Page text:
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Film dubbing as high art in Germany

Emily Manthei
May 24, 2019

Last night’s German Dubbing Awards ceremony honored the star voices behind foreign films dubbed into German. But what makes a nation full of polyglots so attached to watching films in their native language?

Deutschland Berlin - Deutscher Synchronpreis
Image: Emily Manthei

Hundreds gathered on May 23 for a black tie event inside Tipi am Kanzleramt in Berlin. There were no limousines or entourages, and to the casual observer, no celebrities. But the shadows of the stars were everywhere.

Germany's dubbing industry celebrated its annual awards ceremony by honoring the best film and television series dubbed into German. The voices of Robert DeNiro, Cameron Diaz, Lady Gaga, Bradley Cooper, and Robert Duvall all shared time in the spotlight — Christian Brückner, the German voice of Robert DeNiro, and Katrin Fröhlich, the voice of Cameron Diaz, joined to present a best dubbing jury award (pictured above). 

For these shadow stars, the German Dubbing Awards celebrate an art form that's hidden in plain sight. "Everybody says they prefer the original version, but 90% of people in Germany like to watch dubbed films,” announced Gayle Tufts, the ceremony's host, to erupting applause.

No wonder that voice actors like Christian Brückner are big stars in Germany, he having lent his voice to Robert De Niro for some 35 years.

A man and women stand in the snow wearing fur
Game of Thrones has also inevitably been dubbed into German, with the voice team honored at the 2019 German Dubbing Awards Image: picture-alliance/dpa/Sky

Dubbing as censorship

The preference for dubbing doesn't come from a linguistic deficiency. In 2016, 78.7% of Germans aged 25-64 said they knew one or more foreign language, according to a Eurostat survey. So why the mania for voice overs?

Uniformly German-speaking cinema can be traced back to the 1930s, when the Nazi regime used dubbing of foreign media to control anything negative coming from abroad. But the practice continued in the postwar period as a form of historical censorship.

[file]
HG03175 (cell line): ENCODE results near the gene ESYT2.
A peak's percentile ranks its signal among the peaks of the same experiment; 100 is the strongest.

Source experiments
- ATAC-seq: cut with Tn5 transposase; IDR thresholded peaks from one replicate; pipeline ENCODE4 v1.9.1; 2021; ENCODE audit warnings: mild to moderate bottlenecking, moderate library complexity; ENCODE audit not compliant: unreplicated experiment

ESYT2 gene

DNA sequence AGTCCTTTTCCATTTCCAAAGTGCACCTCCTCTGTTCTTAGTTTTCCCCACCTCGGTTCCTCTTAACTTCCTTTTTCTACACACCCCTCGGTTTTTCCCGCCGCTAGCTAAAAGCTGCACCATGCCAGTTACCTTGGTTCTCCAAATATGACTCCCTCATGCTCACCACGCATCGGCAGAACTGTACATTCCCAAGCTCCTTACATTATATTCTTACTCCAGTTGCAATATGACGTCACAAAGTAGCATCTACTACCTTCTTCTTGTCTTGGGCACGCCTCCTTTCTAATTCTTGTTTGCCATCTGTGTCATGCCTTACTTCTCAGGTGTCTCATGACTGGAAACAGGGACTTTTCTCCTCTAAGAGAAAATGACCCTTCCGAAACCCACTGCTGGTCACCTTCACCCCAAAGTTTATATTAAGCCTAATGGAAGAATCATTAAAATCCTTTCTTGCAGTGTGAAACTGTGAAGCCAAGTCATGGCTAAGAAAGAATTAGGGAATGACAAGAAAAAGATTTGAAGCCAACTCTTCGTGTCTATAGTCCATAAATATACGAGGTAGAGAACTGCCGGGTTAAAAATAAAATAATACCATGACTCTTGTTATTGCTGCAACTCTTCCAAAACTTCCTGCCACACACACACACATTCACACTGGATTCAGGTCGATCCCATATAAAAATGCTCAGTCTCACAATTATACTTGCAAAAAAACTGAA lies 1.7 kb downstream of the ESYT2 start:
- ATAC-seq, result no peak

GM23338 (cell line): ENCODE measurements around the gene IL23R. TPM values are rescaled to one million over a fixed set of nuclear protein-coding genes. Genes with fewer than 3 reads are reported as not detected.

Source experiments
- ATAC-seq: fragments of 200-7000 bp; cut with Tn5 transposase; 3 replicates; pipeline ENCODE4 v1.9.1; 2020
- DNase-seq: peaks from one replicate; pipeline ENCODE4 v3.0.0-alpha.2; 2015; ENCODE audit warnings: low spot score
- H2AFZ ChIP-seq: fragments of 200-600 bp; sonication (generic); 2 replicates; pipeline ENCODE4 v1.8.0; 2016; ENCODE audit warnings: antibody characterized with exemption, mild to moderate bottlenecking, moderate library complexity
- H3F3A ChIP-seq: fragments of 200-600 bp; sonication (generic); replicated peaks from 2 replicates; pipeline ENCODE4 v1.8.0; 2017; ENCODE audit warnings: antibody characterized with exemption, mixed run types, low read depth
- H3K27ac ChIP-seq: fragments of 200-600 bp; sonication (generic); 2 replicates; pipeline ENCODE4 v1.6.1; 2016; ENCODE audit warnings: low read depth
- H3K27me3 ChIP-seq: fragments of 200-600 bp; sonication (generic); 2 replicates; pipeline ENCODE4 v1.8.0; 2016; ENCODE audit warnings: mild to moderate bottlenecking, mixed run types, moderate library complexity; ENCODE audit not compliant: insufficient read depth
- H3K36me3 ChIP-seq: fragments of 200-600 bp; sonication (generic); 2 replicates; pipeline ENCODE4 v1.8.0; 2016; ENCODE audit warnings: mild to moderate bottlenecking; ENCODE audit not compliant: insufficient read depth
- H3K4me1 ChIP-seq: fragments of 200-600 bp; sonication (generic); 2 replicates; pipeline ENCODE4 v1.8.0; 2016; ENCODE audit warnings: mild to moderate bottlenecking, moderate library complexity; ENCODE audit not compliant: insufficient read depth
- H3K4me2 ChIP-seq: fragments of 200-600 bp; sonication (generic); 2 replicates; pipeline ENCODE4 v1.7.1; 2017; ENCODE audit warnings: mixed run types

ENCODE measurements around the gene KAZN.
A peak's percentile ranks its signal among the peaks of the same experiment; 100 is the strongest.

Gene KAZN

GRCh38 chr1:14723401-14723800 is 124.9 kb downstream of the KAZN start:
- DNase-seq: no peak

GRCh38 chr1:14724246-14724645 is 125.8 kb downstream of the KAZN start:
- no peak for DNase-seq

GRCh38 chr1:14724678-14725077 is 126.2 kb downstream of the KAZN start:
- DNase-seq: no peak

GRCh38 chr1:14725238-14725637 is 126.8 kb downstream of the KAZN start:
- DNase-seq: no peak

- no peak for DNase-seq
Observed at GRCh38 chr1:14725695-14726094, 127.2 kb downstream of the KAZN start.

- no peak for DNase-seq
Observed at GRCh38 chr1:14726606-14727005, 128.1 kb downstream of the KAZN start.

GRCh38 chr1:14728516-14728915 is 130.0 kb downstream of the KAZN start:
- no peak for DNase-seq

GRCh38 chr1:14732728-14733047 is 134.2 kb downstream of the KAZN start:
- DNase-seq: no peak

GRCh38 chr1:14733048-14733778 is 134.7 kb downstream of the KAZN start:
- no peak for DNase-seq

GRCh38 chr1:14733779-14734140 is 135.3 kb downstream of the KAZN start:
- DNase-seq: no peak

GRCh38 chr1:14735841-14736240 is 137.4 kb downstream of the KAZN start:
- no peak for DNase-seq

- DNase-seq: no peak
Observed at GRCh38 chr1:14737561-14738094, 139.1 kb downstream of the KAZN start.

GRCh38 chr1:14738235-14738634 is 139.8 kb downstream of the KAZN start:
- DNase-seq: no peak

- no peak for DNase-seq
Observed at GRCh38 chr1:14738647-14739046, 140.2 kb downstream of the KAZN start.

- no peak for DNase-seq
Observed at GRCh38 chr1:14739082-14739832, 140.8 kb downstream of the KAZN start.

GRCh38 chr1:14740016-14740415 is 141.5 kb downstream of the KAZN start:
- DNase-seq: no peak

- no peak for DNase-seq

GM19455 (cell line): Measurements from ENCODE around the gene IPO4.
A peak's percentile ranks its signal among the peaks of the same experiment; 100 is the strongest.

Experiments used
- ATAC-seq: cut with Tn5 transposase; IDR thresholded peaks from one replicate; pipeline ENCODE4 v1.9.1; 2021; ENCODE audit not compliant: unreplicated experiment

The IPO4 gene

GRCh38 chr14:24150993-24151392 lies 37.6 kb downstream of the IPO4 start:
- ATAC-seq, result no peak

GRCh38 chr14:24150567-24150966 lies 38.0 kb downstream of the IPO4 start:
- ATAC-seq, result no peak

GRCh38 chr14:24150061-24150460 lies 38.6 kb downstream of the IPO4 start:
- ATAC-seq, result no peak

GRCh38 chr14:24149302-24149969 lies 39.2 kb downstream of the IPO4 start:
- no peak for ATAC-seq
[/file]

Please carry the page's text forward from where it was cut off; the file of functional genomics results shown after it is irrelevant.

"After the war," explains Tobias Jahn, dubbing production manager at Berliner Synchron, "sometimes the scripts were changed to reflect less about the German past."

Casablanca, the 1942 American film about European refugees escaping from Nazi-occupied Europe, was not released in Germany until 1952. Through the magic of voice dubbing, one of the main characters transformed from an anti-fascist Czech resistance fighter on the run from the Nazis into a Swedish scientist fleeing Interpol.

Since reunification, Germany has become much more open to cinema about its own history. Meanwhile, the ease of access to information and original-language material has required dubbing to be much more accurate.

Christian Brückner
Christian Brückner, the German voice of Robert de Niro, has dubbed the lines of the Hollywood star in everything from "Taxi Driver" (1976) to the "The Godfather" Mafia trilogy and "The Good Shepherd" (2006) Image: picture-alliance/ dpa

But some subtitlers disagree. Lisa Voigt, who translates and subtitles in German for Subtext Translations, points out that dubbing can still change the script.

"Dubbing translations can stray a lot more from the original, because the original script is hidden underneath, so to speak," she says. "Subtitles need to be able to stand comparison to what's actually being said, especially English language films that most audiences understand at least partly and are often under heavy scrutiny.”

Lip synching

The dubbing industry also prides itself on the accuracy of lip movements, sometimes to the detriment of the film's original dialogue. The authors of dubbing scripts work to phrase dialogues to match the length and pronunciation of the original footage. In studio, actors further modify the text or pronunciation during a process that demands compromise. 

"Sometimes you have to make a decision, to stick as close to the original, translation-wise," notes voice actor Jörn Linnenbröker, who has been heard in shows like Mr. Robot and Unbreakable Kimmy Schmidt, and most recently as the voice of Adam DeVine in Isn’t it Romantic

"Or do you see it's a labial (closed mouth sound) and we don't have a labial sound in the exact translation. Then you change the translation a little bit to have a good sync look. Of course we want it to be as original as possible, but it always should look great too. That’s the conflict."

A man in a suite and bow ties smiles into the camera
Voice actor Jörn Linnenbröker, here at the 2019 German Dubbing Awards, says that voice actors must compromise in the search for perfectionImage: Emily Manthei

Emerging from the shadows

A foreign-language film dubbed into German is made possible by the effort of dozens of people working on short deadlines to get films into theaters on, or near, the international release date.

As dubbing teams for The Death of Stalin, A Star is Born and Game of Thrones filed onstage to receive their acoldes at the German Dubbing Awards on May 23, their invisible work is finally revealed before they disappear once again into the shadows.